Character Arc

  • A character arc is the transformation that a character experiences throughout a narrative. A character may begin with a certain viewpoint, but through challenges and conflicts, their viewpoint changes him/her. Characters undergo emotional or psychological growth leading to a transformation as a dynamic character.

  • The character's conflict, either internal or external, is what drives tension in the story. By characters having certain weaknesses that they have to overcome, authors are able to use these shortcomings as a roadblock or obstacle to overcome. Stories can end tragically when the character goes from a high position to a low position, or stories can end positively with a character starting in a lower position and elevating his social standing or success in some way.

    • Types of Conflict


    • Person vs. Himself/Herself


    • Person vs. Fate/God

    • Person vs. Person

    • Person vs. Nature

    • Person vs. Society/Institution

    • Person vs. Science/Technology

    • Person vs. Supernatural

Types of Characters

Round character: a character that has many different sides to his or her personality.

Flat character: a character that is static and doesn't change at all in the story. The character is often stereotypical or a caricature of an archetypal pattern we see in society or literature.

Static character: a static character, either round or flat, that doesn't grow in his or her mindset throughout the course of a narrative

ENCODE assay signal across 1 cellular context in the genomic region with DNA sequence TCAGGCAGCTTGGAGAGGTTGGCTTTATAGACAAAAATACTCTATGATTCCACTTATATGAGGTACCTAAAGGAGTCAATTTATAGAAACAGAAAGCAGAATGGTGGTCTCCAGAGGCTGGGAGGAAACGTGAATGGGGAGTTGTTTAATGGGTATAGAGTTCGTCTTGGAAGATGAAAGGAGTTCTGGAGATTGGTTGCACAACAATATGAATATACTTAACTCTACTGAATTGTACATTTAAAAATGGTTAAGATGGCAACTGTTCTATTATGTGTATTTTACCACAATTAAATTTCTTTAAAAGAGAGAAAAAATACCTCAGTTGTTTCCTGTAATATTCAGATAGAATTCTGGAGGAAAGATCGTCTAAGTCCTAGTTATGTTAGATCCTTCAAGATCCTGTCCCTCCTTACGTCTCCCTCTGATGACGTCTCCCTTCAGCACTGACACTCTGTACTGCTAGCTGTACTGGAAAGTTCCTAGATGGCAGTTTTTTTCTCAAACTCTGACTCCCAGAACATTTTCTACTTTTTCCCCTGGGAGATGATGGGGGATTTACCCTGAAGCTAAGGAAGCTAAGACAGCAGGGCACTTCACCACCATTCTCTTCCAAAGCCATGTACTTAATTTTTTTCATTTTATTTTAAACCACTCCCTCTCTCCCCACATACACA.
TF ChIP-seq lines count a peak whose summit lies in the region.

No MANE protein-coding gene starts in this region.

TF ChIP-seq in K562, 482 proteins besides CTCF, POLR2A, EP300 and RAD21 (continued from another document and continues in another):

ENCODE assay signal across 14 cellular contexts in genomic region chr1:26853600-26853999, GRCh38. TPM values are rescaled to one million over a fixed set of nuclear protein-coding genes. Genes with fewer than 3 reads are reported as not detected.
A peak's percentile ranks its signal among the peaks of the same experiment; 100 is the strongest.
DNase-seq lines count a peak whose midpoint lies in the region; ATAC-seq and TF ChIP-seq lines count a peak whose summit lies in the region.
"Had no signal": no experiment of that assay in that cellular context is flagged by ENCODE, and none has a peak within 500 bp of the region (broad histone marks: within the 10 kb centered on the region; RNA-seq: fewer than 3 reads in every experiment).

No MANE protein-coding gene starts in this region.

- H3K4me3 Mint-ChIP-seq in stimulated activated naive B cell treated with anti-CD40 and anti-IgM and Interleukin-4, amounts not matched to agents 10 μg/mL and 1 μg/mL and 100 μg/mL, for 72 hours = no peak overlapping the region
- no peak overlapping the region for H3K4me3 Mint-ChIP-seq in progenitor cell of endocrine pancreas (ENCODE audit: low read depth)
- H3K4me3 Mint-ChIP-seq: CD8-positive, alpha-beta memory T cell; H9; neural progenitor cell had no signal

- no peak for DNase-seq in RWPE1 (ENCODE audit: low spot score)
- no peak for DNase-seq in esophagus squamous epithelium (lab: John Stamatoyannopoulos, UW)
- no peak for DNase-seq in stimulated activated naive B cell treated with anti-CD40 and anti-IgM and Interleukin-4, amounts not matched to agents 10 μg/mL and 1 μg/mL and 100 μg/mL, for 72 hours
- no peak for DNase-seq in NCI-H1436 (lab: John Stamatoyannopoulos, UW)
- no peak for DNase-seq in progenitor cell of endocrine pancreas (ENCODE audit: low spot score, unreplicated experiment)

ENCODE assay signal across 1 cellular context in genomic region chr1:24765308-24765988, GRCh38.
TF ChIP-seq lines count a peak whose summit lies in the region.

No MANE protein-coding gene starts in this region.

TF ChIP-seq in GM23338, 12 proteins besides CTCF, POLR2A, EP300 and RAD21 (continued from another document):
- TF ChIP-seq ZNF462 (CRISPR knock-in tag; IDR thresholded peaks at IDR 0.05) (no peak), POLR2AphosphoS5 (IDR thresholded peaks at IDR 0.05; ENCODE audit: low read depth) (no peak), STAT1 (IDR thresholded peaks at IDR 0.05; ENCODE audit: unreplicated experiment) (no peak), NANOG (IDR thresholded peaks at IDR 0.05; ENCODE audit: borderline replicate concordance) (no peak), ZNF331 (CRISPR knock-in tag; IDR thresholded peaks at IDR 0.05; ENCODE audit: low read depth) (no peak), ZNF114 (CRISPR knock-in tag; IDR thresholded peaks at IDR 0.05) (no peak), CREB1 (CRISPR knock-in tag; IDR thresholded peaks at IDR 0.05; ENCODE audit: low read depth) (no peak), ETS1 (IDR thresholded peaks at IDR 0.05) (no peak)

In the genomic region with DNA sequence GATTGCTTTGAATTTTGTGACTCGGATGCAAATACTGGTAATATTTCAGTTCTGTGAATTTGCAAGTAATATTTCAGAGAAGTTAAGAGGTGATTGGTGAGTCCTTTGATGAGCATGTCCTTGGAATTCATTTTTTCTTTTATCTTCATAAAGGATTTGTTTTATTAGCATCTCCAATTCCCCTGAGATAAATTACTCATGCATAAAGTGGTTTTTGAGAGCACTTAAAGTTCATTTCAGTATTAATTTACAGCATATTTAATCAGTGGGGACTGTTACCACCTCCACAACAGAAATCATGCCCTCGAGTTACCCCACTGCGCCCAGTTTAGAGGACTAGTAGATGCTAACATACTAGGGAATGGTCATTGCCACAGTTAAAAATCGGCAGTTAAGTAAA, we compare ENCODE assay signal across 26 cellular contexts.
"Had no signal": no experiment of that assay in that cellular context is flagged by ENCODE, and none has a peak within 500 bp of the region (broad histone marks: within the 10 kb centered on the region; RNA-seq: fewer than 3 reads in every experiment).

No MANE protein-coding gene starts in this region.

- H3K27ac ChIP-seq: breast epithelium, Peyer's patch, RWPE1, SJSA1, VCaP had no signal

Dynamic character: a dynamic character is a round character who grows in his or her mindset throughout the course of a narrative, perhaps through some sort of epiphany or event that causes them to change in some way


Authors will develop characters in different ways through....

Indirect characterization: Indirect characterization reveals the personality of the character.

  • speech

  • thoughts

  • effect on others

  • actions

  • appearance

Direct characterization: direct characterization is what it sounds like: the narrator telling the reader an opinion about a character in the narration of the story, such as "He was an unruly, boisterous boy who had no regard for manners."

Character’s Motivations

Characters need to have a reason behind their behaviors and actions. Motivations can relate to external needs that relate to survival, or they could be more psychological or even existential needs, such as love or ambition.

Questions to consider:

How has the author developed the character's motivations? Consider Maslow’s Hierarchy of Needs.